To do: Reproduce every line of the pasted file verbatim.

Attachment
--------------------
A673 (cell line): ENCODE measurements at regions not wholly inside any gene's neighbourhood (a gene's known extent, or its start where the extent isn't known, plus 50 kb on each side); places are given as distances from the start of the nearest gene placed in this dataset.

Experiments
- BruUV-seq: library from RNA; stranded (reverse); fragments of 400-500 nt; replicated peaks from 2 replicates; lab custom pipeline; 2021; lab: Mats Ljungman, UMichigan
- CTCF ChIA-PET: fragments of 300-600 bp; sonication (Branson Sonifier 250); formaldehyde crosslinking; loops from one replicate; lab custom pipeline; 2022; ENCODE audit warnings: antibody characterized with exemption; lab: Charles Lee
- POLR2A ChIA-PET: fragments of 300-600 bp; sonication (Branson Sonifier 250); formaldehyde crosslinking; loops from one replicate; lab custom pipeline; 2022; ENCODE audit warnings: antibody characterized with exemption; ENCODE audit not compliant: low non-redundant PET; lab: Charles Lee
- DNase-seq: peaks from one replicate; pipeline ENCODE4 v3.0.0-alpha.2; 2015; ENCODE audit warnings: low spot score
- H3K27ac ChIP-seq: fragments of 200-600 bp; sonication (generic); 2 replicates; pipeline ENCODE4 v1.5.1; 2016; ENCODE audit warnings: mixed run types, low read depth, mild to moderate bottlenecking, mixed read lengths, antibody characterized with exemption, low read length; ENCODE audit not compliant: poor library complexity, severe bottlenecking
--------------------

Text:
A673 (cell line): ENCODE measurements at regions not wholly inside any gene's neighbourhood (a gene's known extent, or its start where the extent isn't known, plus 50 kb on each side); places are given as distances from the start of the nearest gene placed in this dataset.

Experiments
- BruUV-seq: library from RNA; stranded (reverse); fragments of 400-500 nt; replicated peaks from 2 replicates; lab custom pipeline; 2021; lab: Mats Ljungman, UMichigan
- CTCF ChIA-PET: fragments of 300-600 bp; sonication (Branson Sonifier 250); formaldehyde crosslinking; loops from one replicate; lab custom pipeline; 2022; ENCODE audit warnings: antibody characterized with exemption; lab: Charles Lee
- POLR2A ChIA-PET: fragments of 300-600 bp; sonication (Branson Sonifier 250); formaldehyde crosslinking; loops from one replicate; lab custom pipeline; 2022; ENCODE audit warnings: antibody characterized with exemption; ENCODE audit not compliant: low non-redundant PET; lab: Charles Lee
- DNase-seq: peaks from one replicate; pipeline ENCODE4 v3.0.0-alpha.2; 2015; ENCODE audit warnings: low spot score
- H3K27ac ChIP-seq: fragments of 200-600 bp; sonication (generic); 2 replicates; pipeline ENCODE4 v1.5.1; 2016; ENCODE audit warnings: mixed run types, low read depth, mild to moderate bottlenecking, mixed read lengths, antibody characterized with exemption, low read length; ENCODE audit not compliant: poor library complexity, severe bottlenecking